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Point Arena ratings
Quality on a good day: 2.5
Consistency of Surf: 4.0
Difficulty Level: 3.0
Crowds: 2.0
Accommodation: 2.0

Overall: 2.8

See all 18 ratings

Based on 2 votes. Vote


Surf Report Feed

Point Arena Swell Statistics, October: Surf with Light or Offshore Winds

This image shows only the swells directed at Point Arena that coincided with light winds or offshore conditions through a typical October. It is based on 2480 predictions, one every 3 hours. The direction of the spokes show where quality surf generating swell comes from. Five colours show increasing wave sizes. The smallest swells, less than 0.5m (1.5 feet), high are coloured blue. Green and yellow represent increasing swell sizes and red represents biggest swells greater than >3m (>10ft). In both graphs, the area of any colour is proportional to how frequently that size swell was forecast.

The diagram suggests that the most common swell direction, shown by the largest spokes, was WNW, whereas the the prevailing wind blows from the NW. The chart at the bottom shows the same thing but without direction information. For example, swells larger than 1.5 feet (0.5m) coincided with good wind conditions 21% of the time, equivalent to 7 days. Open water swells exceeding >3m (>10ft) only occur 2% of the time in a typical October, equivalent to just one day but 10% of the time we expect swell in the range 2-3m (6.5-10ft) 10%, equivalent to (3 days). Taking into account the proportion of these swells that coincided with predicted offshore winds, and given the fact that Point Arena is slightly protected from open water swells, we estimate that clean surf can be found at Point Arena about 21% of the time and that surf is blown out by onshore wind 65% of the time. This is means that we expect 27 days with waves in a typical October, of which 7 days should be surfable.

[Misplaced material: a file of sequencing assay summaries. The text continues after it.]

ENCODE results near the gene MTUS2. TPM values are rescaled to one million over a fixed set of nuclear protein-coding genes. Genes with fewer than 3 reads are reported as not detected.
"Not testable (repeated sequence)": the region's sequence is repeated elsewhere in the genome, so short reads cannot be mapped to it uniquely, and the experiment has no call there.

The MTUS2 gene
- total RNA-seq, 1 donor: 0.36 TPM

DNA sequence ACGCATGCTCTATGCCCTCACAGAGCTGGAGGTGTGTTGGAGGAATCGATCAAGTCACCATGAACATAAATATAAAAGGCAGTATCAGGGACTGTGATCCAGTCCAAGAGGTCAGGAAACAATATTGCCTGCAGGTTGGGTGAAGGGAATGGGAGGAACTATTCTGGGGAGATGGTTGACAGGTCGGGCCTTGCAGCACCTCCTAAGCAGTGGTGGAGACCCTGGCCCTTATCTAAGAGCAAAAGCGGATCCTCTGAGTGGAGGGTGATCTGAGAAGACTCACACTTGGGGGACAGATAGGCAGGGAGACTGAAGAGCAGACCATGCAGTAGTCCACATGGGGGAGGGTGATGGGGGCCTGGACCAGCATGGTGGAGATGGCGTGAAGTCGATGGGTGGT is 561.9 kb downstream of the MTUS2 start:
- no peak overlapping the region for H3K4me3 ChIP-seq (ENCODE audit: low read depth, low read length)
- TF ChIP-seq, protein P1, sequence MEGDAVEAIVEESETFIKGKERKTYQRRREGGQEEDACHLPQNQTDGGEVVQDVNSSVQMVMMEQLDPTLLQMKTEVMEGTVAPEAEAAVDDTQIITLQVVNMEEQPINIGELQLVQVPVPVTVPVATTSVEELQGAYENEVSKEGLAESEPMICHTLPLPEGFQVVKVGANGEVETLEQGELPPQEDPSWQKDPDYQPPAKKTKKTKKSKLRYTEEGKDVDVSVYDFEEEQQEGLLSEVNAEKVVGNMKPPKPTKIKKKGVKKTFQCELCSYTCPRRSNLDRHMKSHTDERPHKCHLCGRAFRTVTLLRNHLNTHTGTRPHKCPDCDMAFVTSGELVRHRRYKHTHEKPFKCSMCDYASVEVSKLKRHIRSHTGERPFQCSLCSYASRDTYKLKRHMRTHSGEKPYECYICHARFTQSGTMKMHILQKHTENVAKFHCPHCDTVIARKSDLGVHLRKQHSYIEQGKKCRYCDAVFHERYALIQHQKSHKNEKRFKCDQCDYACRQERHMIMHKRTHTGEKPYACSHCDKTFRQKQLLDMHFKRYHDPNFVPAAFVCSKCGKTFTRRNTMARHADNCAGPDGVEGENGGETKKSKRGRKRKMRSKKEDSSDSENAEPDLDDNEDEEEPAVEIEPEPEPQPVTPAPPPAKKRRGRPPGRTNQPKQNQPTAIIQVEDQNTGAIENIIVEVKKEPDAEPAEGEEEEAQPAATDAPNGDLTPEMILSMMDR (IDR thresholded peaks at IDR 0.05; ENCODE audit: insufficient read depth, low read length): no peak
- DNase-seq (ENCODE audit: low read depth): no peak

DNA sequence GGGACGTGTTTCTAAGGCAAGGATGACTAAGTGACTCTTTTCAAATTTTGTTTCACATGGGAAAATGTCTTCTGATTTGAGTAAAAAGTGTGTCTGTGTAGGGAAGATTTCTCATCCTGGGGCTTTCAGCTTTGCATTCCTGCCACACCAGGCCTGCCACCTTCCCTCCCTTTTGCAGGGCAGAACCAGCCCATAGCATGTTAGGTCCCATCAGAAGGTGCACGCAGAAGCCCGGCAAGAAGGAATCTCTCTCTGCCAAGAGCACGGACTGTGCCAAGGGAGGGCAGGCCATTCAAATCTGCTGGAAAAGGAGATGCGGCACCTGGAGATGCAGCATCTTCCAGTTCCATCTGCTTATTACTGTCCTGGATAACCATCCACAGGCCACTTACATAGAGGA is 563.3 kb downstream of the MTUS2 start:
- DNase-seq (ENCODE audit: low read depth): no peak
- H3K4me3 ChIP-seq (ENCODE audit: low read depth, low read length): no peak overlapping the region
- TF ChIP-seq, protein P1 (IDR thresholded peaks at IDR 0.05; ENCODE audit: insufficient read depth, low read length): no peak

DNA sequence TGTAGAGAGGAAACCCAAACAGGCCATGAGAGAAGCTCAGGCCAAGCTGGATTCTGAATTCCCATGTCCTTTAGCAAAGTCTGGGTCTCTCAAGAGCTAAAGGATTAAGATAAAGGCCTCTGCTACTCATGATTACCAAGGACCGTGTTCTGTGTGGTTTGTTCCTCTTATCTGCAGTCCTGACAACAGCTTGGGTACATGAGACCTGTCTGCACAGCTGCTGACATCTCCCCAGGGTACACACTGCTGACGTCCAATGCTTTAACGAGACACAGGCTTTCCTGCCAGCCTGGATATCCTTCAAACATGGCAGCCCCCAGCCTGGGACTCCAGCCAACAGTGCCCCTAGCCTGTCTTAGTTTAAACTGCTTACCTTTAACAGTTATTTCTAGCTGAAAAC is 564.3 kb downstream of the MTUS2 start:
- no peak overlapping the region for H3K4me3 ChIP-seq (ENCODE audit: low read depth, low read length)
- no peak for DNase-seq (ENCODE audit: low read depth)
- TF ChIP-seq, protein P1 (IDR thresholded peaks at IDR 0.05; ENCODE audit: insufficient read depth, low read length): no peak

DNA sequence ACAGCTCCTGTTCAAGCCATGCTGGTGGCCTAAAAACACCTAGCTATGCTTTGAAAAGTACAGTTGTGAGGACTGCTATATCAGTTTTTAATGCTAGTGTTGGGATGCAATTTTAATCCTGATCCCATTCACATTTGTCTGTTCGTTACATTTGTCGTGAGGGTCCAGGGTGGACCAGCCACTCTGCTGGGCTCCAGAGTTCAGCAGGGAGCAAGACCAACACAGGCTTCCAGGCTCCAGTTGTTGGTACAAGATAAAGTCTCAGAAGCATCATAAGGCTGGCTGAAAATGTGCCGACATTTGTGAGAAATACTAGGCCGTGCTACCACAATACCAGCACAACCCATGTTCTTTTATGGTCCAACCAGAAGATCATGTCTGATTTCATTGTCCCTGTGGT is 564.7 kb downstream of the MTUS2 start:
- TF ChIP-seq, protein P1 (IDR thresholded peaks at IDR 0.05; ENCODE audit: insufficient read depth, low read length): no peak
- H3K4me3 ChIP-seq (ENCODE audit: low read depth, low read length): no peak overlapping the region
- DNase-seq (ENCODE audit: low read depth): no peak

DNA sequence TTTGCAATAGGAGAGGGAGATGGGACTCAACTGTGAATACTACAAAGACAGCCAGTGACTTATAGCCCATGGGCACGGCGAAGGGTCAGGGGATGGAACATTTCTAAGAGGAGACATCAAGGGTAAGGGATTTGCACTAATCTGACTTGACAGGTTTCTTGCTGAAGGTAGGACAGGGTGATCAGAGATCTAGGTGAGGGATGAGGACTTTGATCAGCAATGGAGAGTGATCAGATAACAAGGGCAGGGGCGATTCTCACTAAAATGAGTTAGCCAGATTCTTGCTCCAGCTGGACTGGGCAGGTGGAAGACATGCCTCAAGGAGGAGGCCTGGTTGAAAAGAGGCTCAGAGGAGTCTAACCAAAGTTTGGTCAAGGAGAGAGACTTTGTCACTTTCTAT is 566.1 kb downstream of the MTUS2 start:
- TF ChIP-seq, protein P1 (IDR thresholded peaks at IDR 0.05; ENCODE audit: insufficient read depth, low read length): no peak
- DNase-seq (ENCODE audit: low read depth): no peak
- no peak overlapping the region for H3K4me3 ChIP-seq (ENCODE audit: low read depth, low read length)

IMPORTANT: Beta version feature! Swell heights are open water values from NWW3. There is no attempt to model near-shore effects. Coastal wave heights will generally be less, especially if the break does not have unobstructed exposure to the open ocean.